Linux How To Back Up MySQL Databases Without Interrupting MySQL
Post date: May 12, 2007, 18:05 Category: System Views: 1153 Comments: 0
Tutorial quote: This article describes how you can back up MySQL databases without interrupting the MySQL service. Normally, when you want to create a MySQL backup, you either have to stop MySQL or issue a read lock on your MySQL tables in order to get a correct backup; if you do not do it this way, you can end up with an inconsistent backup. To get consistent backups without interrupting MySQL, I use a little trick: I replicate my MySQL database to a second MySQL server, and on the second MySQL server I use a cron job that creates regular backups of the replicated database.
Debian Virtualization With KVM On A Debian Lenny Server
Post date: March 17, 2009, 06:03 Category: Installing Views: 1418 Comments: 0
Tutorial quote: This guide explains how you can install and use KVM for creating and running virtual machines on a Debian Lenny server. I will show how to create image-based virtual machines and also virtual machines that use a logical volume (LVM). KVM is short for Kernel-based Virtual Machine and makes use of hardware virtualization, i.e., you need a CPU that supports hardware virtualization, e.g. Intel VT or AMD-V.
Fedora+Core Set Up A Fedora 7 Mail Server Using Qmail Toaster
Post date: June 20, 2007, 18:06 Category: Installing Views: 4104 Comments: 0
Tutorial quote: This document describes how to install a Fedora 7 mail server based on Qmail using Qmail Toaster. Qmail is an Internet Mail Transfer Agent (MTA) for UNIX-like operating systems. It is a drop-in replacement for the Sendmail system provided with UNIX operating systems. Qmail uses the Simple Mail Transfer Protocol (SMTP) to exchange messages with MTAs on other systems.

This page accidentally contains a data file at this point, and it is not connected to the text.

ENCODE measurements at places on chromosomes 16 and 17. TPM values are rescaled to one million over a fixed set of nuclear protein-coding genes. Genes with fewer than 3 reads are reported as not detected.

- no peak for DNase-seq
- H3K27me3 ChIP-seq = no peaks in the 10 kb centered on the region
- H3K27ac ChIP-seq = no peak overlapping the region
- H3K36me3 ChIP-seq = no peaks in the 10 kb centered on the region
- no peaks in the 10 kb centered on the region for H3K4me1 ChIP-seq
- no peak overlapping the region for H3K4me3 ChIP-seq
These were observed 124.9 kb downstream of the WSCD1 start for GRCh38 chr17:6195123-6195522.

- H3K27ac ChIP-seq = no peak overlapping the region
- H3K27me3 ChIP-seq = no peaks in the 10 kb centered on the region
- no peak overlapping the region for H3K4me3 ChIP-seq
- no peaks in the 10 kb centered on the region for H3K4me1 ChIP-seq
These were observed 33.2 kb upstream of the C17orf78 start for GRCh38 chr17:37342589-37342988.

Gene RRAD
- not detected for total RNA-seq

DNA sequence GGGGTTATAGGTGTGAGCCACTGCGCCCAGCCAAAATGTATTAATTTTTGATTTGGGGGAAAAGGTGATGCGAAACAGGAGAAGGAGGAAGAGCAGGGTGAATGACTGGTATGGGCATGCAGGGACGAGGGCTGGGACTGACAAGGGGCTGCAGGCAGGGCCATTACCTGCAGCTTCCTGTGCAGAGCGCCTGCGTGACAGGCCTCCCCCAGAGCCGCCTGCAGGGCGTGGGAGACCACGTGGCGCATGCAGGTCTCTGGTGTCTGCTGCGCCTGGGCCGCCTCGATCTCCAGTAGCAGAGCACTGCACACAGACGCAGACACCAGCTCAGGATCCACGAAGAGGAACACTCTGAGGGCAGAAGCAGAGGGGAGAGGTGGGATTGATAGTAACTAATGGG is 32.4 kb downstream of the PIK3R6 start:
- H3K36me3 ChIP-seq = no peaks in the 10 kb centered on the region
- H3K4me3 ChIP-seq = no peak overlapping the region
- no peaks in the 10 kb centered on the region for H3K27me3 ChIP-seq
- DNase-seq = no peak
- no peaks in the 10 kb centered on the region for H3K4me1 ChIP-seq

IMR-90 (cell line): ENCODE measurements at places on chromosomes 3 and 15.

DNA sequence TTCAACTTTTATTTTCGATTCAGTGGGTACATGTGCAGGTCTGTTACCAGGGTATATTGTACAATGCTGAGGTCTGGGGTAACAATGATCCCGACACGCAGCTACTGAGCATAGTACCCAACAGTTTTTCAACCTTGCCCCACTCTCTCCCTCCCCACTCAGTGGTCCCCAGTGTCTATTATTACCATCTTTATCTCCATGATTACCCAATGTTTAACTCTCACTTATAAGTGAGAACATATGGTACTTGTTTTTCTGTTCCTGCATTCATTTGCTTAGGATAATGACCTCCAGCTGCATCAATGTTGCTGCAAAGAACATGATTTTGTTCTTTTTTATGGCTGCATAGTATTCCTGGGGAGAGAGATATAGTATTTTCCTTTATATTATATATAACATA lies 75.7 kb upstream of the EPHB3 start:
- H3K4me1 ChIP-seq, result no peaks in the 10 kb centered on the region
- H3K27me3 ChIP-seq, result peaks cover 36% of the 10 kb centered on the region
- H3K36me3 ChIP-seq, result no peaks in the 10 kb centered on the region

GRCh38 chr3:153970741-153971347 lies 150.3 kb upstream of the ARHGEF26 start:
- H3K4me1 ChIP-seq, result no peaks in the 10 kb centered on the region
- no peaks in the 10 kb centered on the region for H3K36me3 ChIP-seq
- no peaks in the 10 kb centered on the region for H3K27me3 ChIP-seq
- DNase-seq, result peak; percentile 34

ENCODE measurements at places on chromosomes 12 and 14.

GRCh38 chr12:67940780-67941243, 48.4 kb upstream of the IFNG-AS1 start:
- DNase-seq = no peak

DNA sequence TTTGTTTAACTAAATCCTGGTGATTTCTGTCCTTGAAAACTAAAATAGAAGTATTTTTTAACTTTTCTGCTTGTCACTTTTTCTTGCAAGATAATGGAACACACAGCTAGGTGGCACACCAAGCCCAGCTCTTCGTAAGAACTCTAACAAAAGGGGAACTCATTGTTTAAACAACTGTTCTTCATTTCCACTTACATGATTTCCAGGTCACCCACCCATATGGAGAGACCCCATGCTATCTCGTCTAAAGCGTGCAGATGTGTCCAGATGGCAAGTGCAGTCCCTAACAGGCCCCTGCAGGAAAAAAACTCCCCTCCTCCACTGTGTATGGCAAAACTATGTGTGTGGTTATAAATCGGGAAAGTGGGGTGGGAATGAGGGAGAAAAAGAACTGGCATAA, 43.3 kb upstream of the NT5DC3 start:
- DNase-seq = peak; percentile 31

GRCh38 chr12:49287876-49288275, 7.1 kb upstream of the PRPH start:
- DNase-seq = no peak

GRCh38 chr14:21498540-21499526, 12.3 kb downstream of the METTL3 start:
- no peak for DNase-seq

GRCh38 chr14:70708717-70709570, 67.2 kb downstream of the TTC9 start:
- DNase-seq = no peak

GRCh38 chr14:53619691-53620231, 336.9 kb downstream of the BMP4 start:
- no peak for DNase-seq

Unix+clones Apache Maintenance Basics
Post date: April 12, 2005, 20:04 Category: Software Views: 921 Comments: 0
Tutorial quote: You've downloaded and configured your Apache server and are ready to move on to the next project. Can it really be left to fend for itself in a darkened room?

Yes. To some degree, anyway. With the exception of configuration testing, once Apache is up, you likely need never think about how the Web server is running.

On the other hand, completely ignoring your Apache installation would be foolhardy. Doing some regular checks and maintenance on your Apache installation helps identify any issues — usually before they even become issues — and helps you stay up date with the latest security and performance patches. This article covers some of the major steps and maintenance tasks that should be regularly undertaken while the Apache system is running.
Unix+clones Running A MySQL-Based DNS Server: MyDNS